The Fed has embarked on a rather suspicious path, given last week’s (in)decision on rates. If we consider “Yellen & Co.’s” official statutory mandate (aka the dual mandate), our policymakers are here to ensure maximum employment, stable prices, and moderate long-term interest rates. Pairing these objectives with what the broad public is made to believe about the health of our domestic economy, rates could have arguably been raised months ago. Critical observers may now point out that either the Fed’s mandate is “off,” or economic conditions are far from acceptable; I think both aspects apply.
As I pointed out in our Honey for the Bees (Part II) blog post some years ago (2012), Fed Chairman Bernanke did not shy away from indicating (in a 2010 public address) that the Fed would “stray” somewhat from its official mandate¾fair enough, since conditions in the aftermath of the 2008 financial crisis were more than dire. Bernanke was clear that “…lower corporate bond rates will encourage investment. And higher stock prices will boost consumer wealth and help increase confidence, which can also spur spending.” With this in mind, one needs to know when enough is enough, as a persistent zero- interest-rate-policy will further spoil financial market participants by promoting asset-price inflation.
Last week, we discussed our view of economic conditions, both at home and abroad: concisely, growth remains subdued, and important “pockets of opportunity,” which were promising in their contribution to an improving labor market, now have to be questioned (e.g., energy and housing sectors).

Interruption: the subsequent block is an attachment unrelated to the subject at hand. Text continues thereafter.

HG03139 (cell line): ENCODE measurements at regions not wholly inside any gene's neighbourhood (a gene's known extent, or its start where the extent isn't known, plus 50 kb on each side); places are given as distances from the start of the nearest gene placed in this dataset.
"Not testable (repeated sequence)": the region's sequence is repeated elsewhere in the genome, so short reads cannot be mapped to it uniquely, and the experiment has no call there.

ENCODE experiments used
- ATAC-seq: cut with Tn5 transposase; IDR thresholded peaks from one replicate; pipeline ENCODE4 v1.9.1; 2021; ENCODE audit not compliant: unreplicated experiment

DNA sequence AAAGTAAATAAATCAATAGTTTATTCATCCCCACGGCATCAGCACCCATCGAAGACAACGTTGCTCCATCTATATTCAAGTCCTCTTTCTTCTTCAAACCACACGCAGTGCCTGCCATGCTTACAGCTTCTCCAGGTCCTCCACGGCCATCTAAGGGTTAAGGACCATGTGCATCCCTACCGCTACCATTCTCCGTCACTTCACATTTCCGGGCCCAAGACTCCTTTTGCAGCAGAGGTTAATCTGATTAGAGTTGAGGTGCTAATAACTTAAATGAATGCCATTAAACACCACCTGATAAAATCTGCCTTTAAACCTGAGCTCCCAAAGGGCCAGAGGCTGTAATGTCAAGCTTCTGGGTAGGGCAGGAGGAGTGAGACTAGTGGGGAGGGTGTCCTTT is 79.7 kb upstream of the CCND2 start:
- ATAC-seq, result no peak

Even if we generously conclude that both viewpoints described grant a continued accommodative stance, one thing has materially changed, at least in my book: In the past, the Fed was clear in conveying under which conditions rates should, could, or would rise, and, sure enough, an improving labor market was considered an important anchor. Now we must conclude that our policymakers are not pure in their assessment, and may be influenced by other-than-domestic economic conditions, such as a severe equity meltdown in China and an uptick in volatility around the globe-not entirely surprising (think Bernanke in 2010), as the financial economy has become closely correlated with the real economy.
The Fed’s decision to postpone the rate hike will most likely trigger a reassessment of domestic financial market conditions, long considered (by most) the “best play” compared to the rest of the world. The story of U.S. exceptionalism, after all, may not be as opportune any longer. Volatility should increase globally, but especially in the U.S., and markets that have underperformed the U.S. could now possibly “catch a break,” or at least start performing better on a relative basis. Stay globally diversified.
Matthias Paul Kuhlmey is a Partner and Head of Global Investment Solutions (GIS) at HighTower Advisors. He serves as wealth manager to High Net Worth and Ultra-High Net Worth Individuals, Family Offices, and Institutions.